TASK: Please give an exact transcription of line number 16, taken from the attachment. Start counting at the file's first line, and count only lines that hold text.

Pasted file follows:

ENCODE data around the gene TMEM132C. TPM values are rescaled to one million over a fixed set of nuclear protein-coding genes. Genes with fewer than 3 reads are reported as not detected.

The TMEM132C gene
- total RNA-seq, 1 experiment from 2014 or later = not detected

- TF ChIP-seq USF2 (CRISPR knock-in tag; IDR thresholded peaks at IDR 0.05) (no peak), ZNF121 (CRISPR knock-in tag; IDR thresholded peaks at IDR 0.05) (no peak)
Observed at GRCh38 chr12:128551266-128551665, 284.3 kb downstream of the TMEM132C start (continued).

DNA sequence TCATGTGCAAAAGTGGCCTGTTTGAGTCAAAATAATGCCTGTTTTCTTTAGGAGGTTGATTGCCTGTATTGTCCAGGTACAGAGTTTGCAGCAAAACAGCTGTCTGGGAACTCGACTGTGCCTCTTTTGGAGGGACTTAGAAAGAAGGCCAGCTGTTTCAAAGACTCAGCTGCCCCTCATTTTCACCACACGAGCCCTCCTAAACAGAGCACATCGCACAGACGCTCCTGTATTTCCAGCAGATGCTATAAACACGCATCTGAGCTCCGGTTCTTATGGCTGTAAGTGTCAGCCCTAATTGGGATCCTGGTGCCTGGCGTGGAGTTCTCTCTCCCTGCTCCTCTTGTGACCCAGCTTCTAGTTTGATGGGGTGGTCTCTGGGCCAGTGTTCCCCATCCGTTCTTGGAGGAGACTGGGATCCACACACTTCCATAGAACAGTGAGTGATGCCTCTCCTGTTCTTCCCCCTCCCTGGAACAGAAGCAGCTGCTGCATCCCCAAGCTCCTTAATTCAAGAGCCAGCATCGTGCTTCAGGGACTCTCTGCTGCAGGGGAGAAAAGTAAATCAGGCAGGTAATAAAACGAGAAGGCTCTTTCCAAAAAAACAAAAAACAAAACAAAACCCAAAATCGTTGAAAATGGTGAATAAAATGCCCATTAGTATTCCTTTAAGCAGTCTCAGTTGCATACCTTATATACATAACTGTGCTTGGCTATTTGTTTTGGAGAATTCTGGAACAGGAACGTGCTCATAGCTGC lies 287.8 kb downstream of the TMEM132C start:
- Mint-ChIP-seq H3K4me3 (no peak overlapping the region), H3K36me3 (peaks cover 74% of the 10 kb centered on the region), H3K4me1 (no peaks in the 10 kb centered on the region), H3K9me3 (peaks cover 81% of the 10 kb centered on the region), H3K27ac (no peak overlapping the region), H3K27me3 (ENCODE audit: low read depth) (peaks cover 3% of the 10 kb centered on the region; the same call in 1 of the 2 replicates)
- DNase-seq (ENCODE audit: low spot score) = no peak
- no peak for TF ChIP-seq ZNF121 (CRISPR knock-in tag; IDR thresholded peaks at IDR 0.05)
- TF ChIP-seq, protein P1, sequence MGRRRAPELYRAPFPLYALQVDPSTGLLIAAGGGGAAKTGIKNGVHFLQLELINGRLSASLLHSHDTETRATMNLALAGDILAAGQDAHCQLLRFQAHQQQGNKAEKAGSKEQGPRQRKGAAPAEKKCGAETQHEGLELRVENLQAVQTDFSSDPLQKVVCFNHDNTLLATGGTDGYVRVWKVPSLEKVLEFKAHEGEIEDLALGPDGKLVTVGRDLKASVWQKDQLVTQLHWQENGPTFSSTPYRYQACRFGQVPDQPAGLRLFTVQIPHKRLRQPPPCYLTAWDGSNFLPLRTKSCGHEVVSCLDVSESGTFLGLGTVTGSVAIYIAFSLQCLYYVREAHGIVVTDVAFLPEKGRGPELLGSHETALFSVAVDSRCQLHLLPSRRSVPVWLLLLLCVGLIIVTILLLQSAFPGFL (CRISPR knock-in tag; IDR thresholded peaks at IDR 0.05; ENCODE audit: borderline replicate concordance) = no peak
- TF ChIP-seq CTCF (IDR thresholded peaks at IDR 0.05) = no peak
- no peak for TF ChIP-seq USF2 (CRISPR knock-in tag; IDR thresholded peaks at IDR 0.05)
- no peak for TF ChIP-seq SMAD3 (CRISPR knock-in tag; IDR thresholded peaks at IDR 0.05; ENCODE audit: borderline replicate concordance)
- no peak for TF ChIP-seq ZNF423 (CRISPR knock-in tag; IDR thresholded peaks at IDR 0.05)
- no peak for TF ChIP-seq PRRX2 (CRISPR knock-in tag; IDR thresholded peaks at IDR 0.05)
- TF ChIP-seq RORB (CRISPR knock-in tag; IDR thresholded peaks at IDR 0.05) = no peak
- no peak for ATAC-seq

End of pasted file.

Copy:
- TF ChIP-seq RORB (CRISPR knock-in tag; IDR thresholded peaks at IDR 0.05) = no peak